LOWELL — The Boston University men’s hockey team’s postseason hopes took another hit this weekend as they were swept by the University of Massachusetts-Lowell. Here’s a look at what went right and what went wrong in Saturday’s 3-1 loss.
Three up Two up
The penalty kill
With the characteristic parade of Terriers to the box on Saturday, the BU penalty kill had plenty of time to continue sorting itself out after struggling in Maine last weekend. And it acquitted itself well, allowing one goal on 13 shots in 16:16 of UML power-play time and improving to 82.5 percent on the year.
Killing off an early 5-on-3, with junior defenseman Garrett Noonan and then sophomore forward Cason Hohmann in the box, helped keep the game close, although BU didn’t get the momentum boost it could have from the kill.
As in many of his starts this semester, freshman goalie Sean Maguire played better than his final stat line indicates (and the final line – 36 saves on 39 shots – is nothing to be ashamed of). Lowell forward Joseph Pendenza’s goal, which snuck through Maguire’s five-hole to give the River Hawks a 3-1 lead, was the only one that reflected badly on the goaltender.
On the River Hawks’ first goal, Lowell forward Scott Wilson executed a near-carbon copy of his play from the night before, taking advantage of a badly timed BU change to rip a shot from the top of the circle into the net.
The second goal came from an overzealous shorthanded rush from which BU couldn’t recover when a UML defender sent the puck back toward BU’s zone quickly. Maguire made the initial save on Pendenza, sprawling to rob him of a sure goal, but couldn’t get up in time to stop defenseman Chad Ruhwedel’s shot off the rebound.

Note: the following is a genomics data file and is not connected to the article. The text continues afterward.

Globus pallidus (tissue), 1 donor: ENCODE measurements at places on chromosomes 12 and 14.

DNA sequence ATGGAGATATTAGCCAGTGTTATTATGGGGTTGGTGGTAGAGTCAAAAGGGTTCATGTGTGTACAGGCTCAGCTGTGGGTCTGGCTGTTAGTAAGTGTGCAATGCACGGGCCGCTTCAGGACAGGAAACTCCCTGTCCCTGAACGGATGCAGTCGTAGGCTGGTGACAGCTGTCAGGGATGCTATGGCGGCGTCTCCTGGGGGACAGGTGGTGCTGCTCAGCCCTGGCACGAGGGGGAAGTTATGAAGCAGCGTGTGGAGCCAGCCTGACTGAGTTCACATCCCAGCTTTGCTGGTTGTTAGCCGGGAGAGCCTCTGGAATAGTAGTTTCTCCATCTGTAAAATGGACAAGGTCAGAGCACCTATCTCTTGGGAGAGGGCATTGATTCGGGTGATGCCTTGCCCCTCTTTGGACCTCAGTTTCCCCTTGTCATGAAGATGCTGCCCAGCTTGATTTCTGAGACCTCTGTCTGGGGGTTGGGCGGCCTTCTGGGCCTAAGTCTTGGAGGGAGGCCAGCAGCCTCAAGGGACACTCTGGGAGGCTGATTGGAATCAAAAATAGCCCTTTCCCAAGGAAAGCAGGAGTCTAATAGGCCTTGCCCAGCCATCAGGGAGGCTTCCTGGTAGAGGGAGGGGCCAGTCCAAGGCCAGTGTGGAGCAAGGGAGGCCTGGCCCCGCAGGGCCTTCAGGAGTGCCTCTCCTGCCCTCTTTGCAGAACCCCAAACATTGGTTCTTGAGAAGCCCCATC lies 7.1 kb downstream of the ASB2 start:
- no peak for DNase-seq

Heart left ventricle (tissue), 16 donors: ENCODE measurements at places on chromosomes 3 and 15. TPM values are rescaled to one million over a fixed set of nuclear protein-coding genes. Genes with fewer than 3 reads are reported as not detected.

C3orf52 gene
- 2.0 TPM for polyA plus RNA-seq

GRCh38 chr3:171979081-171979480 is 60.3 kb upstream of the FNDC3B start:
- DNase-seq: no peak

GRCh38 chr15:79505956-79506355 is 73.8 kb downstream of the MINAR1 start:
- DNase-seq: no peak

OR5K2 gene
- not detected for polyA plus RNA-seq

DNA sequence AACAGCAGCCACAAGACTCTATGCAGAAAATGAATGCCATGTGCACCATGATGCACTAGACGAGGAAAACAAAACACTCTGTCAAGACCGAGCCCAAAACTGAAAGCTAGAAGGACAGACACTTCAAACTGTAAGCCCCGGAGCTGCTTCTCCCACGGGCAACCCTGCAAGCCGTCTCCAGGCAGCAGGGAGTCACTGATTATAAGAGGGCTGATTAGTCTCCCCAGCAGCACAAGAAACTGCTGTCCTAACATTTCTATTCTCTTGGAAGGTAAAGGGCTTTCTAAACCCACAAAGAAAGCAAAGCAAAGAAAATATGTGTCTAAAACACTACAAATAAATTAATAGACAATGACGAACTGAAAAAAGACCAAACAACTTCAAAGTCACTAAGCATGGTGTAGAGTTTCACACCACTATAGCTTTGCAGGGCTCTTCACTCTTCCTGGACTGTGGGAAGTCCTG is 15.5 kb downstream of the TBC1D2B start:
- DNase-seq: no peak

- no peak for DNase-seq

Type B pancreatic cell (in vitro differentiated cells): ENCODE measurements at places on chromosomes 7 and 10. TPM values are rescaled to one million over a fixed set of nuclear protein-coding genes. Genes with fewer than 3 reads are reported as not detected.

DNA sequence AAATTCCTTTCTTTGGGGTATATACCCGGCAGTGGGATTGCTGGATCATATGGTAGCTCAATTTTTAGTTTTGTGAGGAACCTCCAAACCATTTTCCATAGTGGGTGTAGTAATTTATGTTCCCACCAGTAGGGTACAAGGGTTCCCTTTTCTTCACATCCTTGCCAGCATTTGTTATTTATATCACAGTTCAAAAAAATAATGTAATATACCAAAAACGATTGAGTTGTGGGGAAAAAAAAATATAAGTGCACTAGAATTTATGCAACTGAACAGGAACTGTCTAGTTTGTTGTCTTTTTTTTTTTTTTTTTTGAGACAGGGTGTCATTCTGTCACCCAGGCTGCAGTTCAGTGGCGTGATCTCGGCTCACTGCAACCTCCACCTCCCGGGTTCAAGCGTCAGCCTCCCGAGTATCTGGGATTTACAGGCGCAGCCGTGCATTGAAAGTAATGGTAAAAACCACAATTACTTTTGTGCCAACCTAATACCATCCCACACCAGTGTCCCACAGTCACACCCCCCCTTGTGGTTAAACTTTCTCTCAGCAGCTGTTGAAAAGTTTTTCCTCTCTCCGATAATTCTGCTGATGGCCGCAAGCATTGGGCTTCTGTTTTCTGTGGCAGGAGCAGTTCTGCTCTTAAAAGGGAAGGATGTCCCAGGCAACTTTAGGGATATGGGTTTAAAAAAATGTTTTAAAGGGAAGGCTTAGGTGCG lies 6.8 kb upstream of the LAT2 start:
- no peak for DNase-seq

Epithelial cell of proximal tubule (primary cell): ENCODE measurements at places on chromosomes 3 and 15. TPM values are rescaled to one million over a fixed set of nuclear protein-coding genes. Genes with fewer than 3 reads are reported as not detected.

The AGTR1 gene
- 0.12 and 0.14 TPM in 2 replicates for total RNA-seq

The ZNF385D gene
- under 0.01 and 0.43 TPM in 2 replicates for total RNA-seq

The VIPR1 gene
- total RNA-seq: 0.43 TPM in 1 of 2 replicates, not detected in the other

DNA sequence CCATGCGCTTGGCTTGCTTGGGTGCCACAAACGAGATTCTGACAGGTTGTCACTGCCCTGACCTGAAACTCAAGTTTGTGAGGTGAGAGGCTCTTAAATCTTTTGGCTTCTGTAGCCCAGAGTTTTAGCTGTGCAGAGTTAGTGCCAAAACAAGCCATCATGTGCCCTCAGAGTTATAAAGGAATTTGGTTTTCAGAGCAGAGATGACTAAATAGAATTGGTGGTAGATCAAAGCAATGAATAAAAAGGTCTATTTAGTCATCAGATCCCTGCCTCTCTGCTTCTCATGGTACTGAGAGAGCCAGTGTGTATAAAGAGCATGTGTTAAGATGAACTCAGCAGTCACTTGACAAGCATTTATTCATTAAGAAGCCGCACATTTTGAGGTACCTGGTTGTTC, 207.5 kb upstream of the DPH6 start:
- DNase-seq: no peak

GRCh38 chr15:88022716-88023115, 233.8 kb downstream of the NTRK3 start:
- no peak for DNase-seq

“On the second goal, he made an unbelievable save and the guy just buried the rebound,” sophomore forward Evan Rodrigues said.
Offense stifled again
All year, the Terriers have struggled with aggressive forechecks, finding themselves pinned in the defensive zone and unable to establish possession in the offensive zone. This weekend, they faced the opposite in UML – a team that sits back and focuses on overwhelming teams in its own defensive zone – and fared no better.
BU finished Saturday’s game with 16 shots. UML had 39, more than twice as many. They failed to challenge freshman goalie Connor Hellebuyck on rebounds or
The forwards’ issues were apparent at even strength, but they were underscored further when, in eight minutes of power-play time, BU got just one shot through to Hellebuyck.
“When we tried dumping it in, it was just little battles that they were winning,” said Rodrigues, the only BU player to score. “They were getting bounces, the puck and from the refs. It just wasn’t our weekend.”
Penalty troubles continue
No matter how hard the penalty killers work, it’s difficult to win games by taking 36 minutes’ worth of penalties, especially when those include two prolonged 5-on-3 disadvantages.
Junior defenseman Garrett Noonan received a 10-minute game misconduct, bringing his total penalty minutes on the year to 86. Parker said he thinks some of the calls made against BU were questionable.
“Most of the time I think we deserve our penalties,” Parker said. “I think we probably deserved about six or seven of those.”
PairWise, Hockey East standings take a hit
BU is now looking up at five teams in the Hockey East standings, sitting in sixth place with 24 points. In their final five games, they face fourth-place Merrimack College, the seventh-place University of Vermont, and tenth-place Northeastern University. They have clinched a playoff spot, but nothing else – certainly not home ice – is guaranteed.
The Terriers also fell to 22nd in the PairWise rankings. That puts them just ahead of Merrimack, as UML jumped into a tie for 11th.